There’s no sign on the door of this pizzeria. The artfully unassuming, urban-rustic interior features plain wood communal tables, white-painted walls and floors, and seashell mobiles hanging from the rafters. And there are no fancy wood-fire or brick ovens. But with its commitment to “100-percent certified organically grown ingredients,” which it combines in imaginative ways, Story Deli takes the thin-crust pizza to mouth- wateringly healthy heights. Each wafer-thin Italian-flour base is piled high with inventive toppings: The Fico (goat cheese, Parma ham, salad leaves, fig- and-olive tapenade, red onion, capers, and thyme) and the Mushroom (garlic-and-thyme–roasted mushrooms, mascarpone, roasted sweet red onion, garlic, salad leaves, buffalo mozzarella, and basil pesto) were two of our favorites from the extensive menu. Most of the pizzas are $26, and wine is $39 a bottle. Save room for the mixed-berry cheesecake—it’s surprisingly light.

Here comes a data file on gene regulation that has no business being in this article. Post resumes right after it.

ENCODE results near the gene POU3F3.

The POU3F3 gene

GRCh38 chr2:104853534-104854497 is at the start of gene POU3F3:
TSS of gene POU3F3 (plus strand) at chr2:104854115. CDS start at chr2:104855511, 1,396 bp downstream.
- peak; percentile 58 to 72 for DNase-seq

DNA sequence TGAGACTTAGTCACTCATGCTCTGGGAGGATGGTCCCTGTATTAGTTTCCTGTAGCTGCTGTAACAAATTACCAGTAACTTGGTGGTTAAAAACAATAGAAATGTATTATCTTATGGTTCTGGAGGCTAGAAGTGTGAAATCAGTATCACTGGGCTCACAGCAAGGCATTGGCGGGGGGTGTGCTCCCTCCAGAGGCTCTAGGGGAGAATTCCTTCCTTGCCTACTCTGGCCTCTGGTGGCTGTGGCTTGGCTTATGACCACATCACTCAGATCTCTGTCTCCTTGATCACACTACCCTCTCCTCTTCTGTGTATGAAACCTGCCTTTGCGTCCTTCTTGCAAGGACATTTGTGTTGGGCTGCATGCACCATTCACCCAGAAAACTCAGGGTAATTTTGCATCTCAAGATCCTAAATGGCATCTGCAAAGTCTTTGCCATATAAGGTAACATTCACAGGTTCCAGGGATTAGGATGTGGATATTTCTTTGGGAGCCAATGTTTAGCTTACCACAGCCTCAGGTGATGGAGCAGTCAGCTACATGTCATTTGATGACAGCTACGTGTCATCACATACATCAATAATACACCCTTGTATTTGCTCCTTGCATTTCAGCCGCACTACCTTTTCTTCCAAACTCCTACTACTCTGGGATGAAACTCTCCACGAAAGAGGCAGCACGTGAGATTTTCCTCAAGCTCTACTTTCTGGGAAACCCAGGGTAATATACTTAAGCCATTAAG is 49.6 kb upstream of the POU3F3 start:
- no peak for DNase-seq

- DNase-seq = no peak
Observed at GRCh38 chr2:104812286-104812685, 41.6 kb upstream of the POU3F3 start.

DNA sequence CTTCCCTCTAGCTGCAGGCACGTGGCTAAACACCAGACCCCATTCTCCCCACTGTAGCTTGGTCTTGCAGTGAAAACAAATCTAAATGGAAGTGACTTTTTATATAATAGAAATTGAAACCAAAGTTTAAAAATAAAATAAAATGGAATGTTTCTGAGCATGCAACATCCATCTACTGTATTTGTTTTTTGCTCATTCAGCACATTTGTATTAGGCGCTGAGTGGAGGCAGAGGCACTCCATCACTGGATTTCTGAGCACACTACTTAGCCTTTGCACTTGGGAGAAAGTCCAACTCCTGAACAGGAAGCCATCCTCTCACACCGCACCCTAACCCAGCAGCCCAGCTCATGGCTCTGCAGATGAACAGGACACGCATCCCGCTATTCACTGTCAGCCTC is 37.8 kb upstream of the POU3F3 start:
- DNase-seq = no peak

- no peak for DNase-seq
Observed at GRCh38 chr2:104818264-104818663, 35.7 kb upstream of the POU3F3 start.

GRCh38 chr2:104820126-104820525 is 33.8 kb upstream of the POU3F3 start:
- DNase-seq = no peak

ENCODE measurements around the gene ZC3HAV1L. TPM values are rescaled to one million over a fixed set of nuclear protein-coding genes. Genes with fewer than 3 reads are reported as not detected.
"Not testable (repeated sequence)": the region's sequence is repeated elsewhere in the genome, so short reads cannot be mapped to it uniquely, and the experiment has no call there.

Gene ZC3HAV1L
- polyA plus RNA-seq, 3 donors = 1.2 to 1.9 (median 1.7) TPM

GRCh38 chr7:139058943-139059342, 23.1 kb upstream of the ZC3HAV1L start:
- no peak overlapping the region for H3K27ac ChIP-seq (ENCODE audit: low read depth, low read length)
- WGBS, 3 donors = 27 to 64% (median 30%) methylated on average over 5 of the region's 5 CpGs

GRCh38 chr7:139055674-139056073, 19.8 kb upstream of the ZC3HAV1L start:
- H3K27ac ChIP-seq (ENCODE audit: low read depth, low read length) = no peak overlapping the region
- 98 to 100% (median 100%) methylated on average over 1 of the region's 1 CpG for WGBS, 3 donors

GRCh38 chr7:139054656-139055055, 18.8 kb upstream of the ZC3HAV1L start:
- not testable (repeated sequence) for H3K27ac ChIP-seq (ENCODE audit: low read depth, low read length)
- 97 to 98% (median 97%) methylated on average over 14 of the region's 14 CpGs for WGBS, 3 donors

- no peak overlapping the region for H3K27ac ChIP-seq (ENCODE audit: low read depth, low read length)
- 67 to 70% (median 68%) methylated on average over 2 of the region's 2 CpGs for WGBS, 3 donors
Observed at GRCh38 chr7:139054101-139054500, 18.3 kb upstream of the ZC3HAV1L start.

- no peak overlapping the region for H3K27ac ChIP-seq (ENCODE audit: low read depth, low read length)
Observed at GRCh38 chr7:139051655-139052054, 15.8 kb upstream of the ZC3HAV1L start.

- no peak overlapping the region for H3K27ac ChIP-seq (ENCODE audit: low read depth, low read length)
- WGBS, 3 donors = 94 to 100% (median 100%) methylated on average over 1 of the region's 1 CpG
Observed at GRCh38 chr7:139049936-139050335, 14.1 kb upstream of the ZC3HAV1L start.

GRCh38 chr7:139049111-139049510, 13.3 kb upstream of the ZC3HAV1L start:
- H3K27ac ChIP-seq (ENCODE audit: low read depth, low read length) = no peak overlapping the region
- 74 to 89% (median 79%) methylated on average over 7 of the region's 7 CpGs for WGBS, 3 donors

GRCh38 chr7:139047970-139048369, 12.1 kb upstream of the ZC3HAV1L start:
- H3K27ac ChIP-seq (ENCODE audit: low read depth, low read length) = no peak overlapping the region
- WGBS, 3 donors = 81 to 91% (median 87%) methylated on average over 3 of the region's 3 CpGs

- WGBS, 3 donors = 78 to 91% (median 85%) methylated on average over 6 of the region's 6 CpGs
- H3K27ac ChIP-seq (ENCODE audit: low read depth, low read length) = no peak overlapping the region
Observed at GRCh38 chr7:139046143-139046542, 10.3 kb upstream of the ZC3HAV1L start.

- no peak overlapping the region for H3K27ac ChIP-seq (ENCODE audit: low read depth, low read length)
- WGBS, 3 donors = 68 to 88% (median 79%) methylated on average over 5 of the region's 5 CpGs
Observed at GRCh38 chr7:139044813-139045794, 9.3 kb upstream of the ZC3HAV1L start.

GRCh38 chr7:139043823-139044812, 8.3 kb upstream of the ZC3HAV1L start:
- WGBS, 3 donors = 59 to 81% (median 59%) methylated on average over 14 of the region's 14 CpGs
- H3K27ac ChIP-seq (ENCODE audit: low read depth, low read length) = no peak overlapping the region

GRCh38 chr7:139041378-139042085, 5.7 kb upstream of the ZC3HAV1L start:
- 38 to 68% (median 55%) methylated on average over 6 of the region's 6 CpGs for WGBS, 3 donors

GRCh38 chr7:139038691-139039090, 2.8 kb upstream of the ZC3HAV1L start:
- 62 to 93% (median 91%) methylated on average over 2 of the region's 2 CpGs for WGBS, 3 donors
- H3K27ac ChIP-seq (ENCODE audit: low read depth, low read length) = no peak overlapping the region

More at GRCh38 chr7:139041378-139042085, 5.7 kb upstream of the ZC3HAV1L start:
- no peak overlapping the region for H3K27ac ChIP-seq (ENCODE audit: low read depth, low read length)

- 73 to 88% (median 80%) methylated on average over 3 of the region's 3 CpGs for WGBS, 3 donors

Hostem’s exterior is so nondescript it’s easy to overlook. Once inside, you’ll soon discover why London’s fashion-forward brigade has been raving about this temple of menswear ever since British style guru James Brown opened it in 2010. Hostem’s modern-meets-heritage interior features reclaimed Victorian-era pine floors, burlap-covered walls, and squirrel-cage lightbulbs hanging on black cables. However, the clothes take center stage. The lower level showcases street and work-wear collections, such as Adam Kimmel and Visvim, along with several Japanese brands previously unavailable internationally and exclusive to Hostem; the main floor focuses on high-fashion labels like Geoffrey B. Small, S.N.S. Herning, and MA+; the third room is an ever-evolving space for the dis- play of up-and-coming designers. Even checkout is a special: Receipts are artfully handwritten by the store staff. The bill will run you a pretty penny, but the intimate shopping experience makes it worth- while. And don’t forget to pick up the in-house magazine, Sebastian, on your way out.